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Pictured is Erica Hensley. Submitted photo

“Erica’s project fulfills the mission of the Doris O’Donnell Fellowship by focusing on a critical public health issue in areas of Mississippi that have little or no local news coverage.”

Andrew Conte, M.S., director of the Center for Media Innovation

Erica Hensley of Mississippi Today is the winner of the inaugural $20,000 Doris O’Donnell Innovations in Investigative Journalism Fellowship from the Center for Media Innovation at Point Park University.

Hensley, health/data reporter and Knight Foundation Fellow at Mississippi Today, proposed a project that will examine how Mississippi handles the threat of lead poisoning by comparing data from state and nonprofit targeted high-risk areas and intervention strategies. Testing and data is sparse and uncoordinated. The project will take its resulting analysis and apply it to determining what interventions in communities will work to mitigate risk of lead exposure. These communities are under-covered by news outlets, and the people there are underinsured and not well-served by environmental protection agencies because of the unique nature of lead poisoning.

“Erica’s project fulfills the mission of the Doris O’Donnell Fellowship by focusing on a critical public health issue in areas of Mississippi that have little or no local news coverage,” said Andrew Conte, M.S., director of the Center for Media Innovation. “If Erica was not pursuing this line of reporting, it’s very likely that no one else would. That kind of journalism upholds the foundational principles of the craft by speaking up for those residents who do not have the means to be heard and by holding to account the powerful who have the ability to monitor and limit lead exposure.”

The annual fellowship is made possible through a three-year grant from the Allegheny Foundation. With the number of underserved markets – known as news deserts – growing throughout the United States, the fellowship is just the latest effort from the Center designed to spotlight and take on the problem.

Hensley said she was “beyond honored” and energized to push the boundaries of public health reporting for underserved communities.

“As Mississippi’s only fully-staffed nonprofit newsroom, it’s part of our mission to tell stories that have long gone reported,” she said. “This fellowship bolsters our mission and ensures we have the means to mine through existing databases, build our own, and spend time on the ground where people are most affected by lead exposure and poisoning.”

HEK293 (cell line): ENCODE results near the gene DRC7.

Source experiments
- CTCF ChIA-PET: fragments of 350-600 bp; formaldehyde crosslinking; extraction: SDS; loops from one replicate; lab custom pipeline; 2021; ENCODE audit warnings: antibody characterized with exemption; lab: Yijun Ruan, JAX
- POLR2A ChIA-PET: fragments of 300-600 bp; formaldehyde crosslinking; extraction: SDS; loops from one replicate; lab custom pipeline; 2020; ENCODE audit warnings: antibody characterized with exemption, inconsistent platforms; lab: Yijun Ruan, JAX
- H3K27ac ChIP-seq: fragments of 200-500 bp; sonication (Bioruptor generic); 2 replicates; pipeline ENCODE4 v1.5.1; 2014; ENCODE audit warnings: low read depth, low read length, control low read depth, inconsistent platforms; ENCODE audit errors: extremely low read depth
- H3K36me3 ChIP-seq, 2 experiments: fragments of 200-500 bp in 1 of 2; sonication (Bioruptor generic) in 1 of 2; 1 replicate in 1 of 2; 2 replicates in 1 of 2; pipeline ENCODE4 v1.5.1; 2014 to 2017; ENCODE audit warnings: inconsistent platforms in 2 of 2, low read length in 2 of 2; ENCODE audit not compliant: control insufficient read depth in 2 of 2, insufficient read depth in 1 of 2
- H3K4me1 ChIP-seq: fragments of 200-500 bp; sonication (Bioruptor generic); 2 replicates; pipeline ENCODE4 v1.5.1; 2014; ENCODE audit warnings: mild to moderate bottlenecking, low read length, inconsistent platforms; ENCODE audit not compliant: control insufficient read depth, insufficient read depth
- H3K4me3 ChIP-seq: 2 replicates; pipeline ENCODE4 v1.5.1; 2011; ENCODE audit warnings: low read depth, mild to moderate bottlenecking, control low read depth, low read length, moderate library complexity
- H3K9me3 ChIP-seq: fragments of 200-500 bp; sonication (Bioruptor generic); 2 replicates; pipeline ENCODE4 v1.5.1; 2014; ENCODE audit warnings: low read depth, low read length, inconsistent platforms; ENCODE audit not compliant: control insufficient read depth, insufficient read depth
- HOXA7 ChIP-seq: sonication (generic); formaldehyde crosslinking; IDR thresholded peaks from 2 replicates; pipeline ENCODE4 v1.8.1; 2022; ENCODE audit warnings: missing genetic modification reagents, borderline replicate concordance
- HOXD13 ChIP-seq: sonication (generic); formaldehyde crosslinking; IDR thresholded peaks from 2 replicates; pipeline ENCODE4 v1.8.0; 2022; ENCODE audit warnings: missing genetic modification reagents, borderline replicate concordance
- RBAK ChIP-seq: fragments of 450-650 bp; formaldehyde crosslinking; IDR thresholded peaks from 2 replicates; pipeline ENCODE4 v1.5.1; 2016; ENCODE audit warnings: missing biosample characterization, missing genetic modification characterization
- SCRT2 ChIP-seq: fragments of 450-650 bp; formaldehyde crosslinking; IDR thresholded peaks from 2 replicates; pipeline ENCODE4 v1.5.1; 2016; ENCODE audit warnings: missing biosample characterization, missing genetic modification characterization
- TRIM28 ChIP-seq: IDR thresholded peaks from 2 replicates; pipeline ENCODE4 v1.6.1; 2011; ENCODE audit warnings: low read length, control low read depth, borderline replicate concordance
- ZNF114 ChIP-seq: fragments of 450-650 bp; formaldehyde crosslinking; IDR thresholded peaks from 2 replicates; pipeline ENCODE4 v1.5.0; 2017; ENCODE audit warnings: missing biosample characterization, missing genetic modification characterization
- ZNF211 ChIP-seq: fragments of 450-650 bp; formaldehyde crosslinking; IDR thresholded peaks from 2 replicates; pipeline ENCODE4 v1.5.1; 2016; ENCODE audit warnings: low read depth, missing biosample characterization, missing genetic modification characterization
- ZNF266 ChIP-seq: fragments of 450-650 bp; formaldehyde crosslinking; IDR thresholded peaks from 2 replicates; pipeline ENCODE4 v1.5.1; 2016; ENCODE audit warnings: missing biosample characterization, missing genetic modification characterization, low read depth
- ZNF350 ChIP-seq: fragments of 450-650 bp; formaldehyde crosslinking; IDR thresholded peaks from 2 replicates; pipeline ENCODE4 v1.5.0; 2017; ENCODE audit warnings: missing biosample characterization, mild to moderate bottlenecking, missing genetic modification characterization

Hensley will have six months to produce and publish the final story or series of stories. In addition, she will be required to come to Point Park University’s Downtown Pittsburgh campus three times, which includes an event to celebrate her work. As part of that process, Conte has identified two journalism classes Hensley will stay in contact with throughout the school year.

“We are so pleased to be working with Erica at the Center, but we also are eager for her to collaborate with Point Park students,” he said.

A panel of five distinguished judges with credentials in innovative and investigative journalism evaluated applicants based on value, innovation, engagement, diversity and ability.

“I’m grateful for the wisdom and enthusiasm of our judging panel, who diligently pored over a number of terrific applications,” Conte said.

That judging panel included:

  • Penny Abernathy, a former executive at The Wall Street Journal and New York Times who is now the Knight Chair in Journalism and Digital Media Economics at the University of North Carolina. She is the author of “The Expanding News Deserts,” a major 2018 report that documents the decline and loss of local news organizations in the U.S.
  • David Folkenflik, a media correspondent for NPR News, and host and editor of On Point from NPR and WBUR, Boston’s NPR station. His stories and analyses are broadcast throughout NPR’s newsmagazines, including All Things Considered, Morning Edition and Here & Now.
  • Amber Hunt, an investigative reporter for the Cincinnati Enquirer. She is part of the Pulitzer Prize-winning team at the Enquirer, where she works as reporter and host of the podcast “Accused,” an award-winning true crime serial that reached No. 1 on iTunes and has 20 million downloads to date. She’s written six books, including the New York Times bestseller “The Kennedy Wives.”
  • Brentin Mock, a Pittsburgh-based staff writer for CityLab, a standalone website from The Atlantic that explores trends shaping our country’s urban future, and captures the creativity and vibrancy of our increasingly urbanized world. Prior to CityLab, he was the justice editor at Grist, which focuses on climate, sustainability and social justice.
  • Carl Prine, editor of the Navy Times, a military veteran who covered the invasion of Iraq for the Pittsburgh Tribune-Review and was later deployed as an Army guardsman to the Anbar Province for a year during the height of the counterinsurgency. Prior to the Navy Times, he covered the military beat and breaking national news at the San Diego Union-Tribune. In 2012, Prine won an Investigative Reporters and Editors Award for “Rules of Engagement,” a report on a 2007 incident in which U.S. soldiers shot three unarmed deaf Iraqi boys.

Video: More About Hensley's Fellowship 


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